Sales Best Practices

4 Critical Characteristics Successful SDRs Need

Jordan Greaser, Outreach Sales Development Manager's Avatar

Jordan Greaser, Outreach Sales Development Manager

Hiring SDRs

The lifeblood of a company - Richard Harris from Sales Hacker couldn’t have been more right when describing the value of an SDR. An organization can be an incredibly well-designed machine with a clear path to the moon, but if that high-performance engine has low-quality fuel the rocketship will never lift off the ground. Period!

As an SDR manager, my job is to ensure we successfully make that happen, by finding and retaining the best SDR talent. Today’s post highlights what Outreach has discovered to be the best characteristics to look for and how to identify them.

There are four foundational characteristics of a top-level SDR.

1)  Communication

There’s no way to skirt around this skill if an SDR cannot communicate they’re in the wrong place. Some estimate there is only seven seconds to capture a lead’s attention or they are gone. SDRs open the first true line of dialogue and need to be masters of capturing someone's attention right out of the gate. A quality SDR is one who knows how to make a great first impression.

Hiring tip: Look for someone who comes ready to sell. Ask the candidate to sell whatever their current product is. As the interviewer, if you finish the interview feeling unsure about the candidate, you’ve already found your answer. If they can’t sell their current product and close you on themselves, then they aren’t the right fit for your company.

2)  Drive

They have a borderline crazed fixation on otherworldly goals. The best SDRs don’t ask questions about quota, they set benchmarks that are 2-3X the norm and develop their path to achieving those results. No objection is too difficult to overcome, skill too difficult to master, or mountain too large to climb because the best SDRs set their destination and then they march.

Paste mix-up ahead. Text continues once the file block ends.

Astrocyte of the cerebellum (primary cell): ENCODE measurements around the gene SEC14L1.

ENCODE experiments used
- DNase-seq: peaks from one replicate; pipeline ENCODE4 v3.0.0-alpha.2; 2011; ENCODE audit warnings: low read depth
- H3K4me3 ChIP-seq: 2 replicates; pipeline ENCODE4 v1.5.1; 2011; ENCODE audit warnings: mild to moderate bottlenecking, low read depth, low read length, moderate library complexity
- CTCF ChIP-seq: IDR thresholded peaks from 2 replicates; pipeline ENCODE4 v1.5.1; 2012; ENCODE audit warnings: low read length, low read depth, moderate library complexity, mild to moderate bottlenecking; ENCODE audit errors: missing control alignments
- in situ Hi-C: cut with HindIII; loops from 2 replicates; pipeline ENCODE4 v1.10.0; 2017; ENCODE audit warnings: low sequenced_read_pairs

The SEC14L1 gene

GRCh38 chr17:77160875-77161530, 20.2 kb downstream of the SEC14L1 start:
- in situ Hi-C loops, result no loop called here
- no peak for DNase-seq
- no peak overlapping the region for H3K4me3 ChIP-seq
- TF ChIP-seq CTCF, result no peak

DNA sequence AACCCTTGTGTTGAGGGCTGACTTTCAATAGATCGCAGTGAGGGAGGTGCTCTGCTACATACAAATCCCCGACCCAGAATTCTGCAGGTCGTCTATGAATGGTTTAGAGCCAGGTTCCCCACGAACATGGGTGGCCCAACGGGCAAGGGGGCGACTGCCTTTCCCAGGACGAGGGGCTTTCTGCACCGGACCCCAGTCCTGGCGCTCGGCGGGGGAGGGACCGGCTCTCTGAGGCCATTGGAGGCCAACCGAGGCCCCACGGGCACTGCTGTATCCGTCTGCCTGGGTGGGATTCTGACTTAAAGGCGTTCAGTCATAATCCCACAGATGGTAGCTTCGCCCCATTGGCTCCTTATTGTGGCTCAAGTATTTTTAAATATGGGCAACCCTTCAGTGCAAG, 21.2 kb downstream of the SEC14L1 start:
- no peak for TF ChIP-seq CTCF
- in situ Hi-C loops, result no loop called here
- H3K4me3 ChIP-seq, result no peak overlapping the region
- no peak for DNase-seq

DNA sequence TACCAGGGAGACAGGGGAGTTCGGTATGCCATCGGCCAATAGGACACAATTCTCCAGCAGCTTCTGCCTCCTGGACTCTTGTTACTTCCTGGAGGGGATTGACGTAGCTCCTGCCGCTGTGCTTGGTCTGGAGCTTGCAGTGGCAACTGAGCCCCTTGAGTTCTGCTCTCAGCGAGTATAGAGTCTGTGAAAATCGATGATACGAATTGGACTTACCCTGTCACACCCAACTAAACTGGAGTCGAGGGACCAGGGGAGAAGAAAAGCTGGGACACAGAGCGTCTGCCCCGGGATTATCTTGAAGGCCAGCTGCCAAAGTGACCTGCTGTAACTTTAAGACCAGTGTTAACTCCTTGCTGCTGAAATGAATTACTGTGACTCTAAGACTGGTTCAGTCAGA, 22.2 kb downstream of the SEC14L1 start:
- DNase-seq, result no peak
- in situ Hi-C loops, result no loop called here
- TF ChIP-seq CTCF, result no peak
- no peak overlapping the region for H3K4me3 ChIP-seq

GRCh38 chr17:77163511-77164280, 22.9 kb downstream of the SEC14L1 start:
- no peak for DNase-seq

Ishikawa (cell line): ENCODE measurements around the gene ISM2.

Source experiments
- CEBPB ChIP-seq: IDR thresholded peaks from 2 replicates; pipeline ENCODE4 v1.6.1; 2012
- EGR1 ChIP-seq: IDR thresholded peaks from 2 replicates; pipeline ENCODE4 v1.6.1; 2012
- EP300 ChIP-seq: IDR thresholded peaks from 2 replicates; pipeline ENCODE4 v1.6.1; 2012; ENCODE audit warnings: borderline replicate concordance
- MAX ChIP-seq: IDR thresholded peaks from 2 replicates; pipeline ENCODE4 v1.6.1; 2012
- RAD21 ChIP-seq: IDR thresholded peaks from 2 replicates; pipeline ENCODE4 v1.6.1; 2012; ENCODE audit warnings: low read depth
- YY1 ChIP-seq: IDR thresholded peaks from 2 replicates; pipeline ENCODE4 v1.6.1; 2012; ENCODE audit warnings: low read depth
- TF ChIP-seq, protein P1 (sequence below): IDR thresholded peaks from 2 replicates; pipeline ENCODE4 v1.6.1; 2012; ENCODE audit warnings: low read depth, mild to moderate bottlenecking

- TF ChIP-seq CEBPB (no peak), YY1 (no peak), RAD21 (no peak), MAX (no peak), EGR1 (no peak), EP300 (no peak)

Hiring tip: Always open the floor for questions. One of the first questions a driven SDR will ask is about expectations. If the candidate immediately starts making calculations and then sells you on how those expectations will be exceeded, then you’ve found an SDR with the drive. You’ll know the difference between someone with no experience who just throws numbers around, and one who has been there before and can speak from experience on how and why expectations will be exceeded.

3)  Competitive Ambition

Being Competitive is the desire to perpetually be the winner. Being ambitious is the desire to be the best you can be regardless of the competition. The best SDRs use both of those traits to drive toward their goals. It isn’t enough for a top-tier SDR to just be the best they can be, or to merely overcome their competition - it’s both. They want to fundamentally maneuver in a completely different stratosphere from their competition.

Hiring tip: This one is bold. No matter how well the candidate is doing, tell them that you aren’t feeling it. If they fight back - you’ve just found a true competitor. I can guarantee this SDR won’t hang up the phone after the first objection.

4)  Curiosity

This may be the most lethal weapon of a world-class SDR. Curious SDRs have a genuine desire to learn how to hone their craft because the process itself excites them. These are the ones that are going to continually find faster and smarter ways of doing things, which keeps them immune from just going through the motions. Be careful though - as these are the ones that sometimes push buttons that ought not be pushed! (But be honest, that’s partly why you love them!)

Hiring tip: At a minimum, the SDR should have done their homework ahead of time by knowing who your competitors are, how your company is different, and what market the company is in. You’ll know you have a candidate with curiosity when you have to cut off their questions to move to the next phase of the interview.

At Outreach, we look for SDRs with drive, competitive ambition, and curiosity, but we don’t even start looking for those traits unless they can communicate effectively right out of the gate.

What do you look for when hiring? I'd love to hear your feedback on social!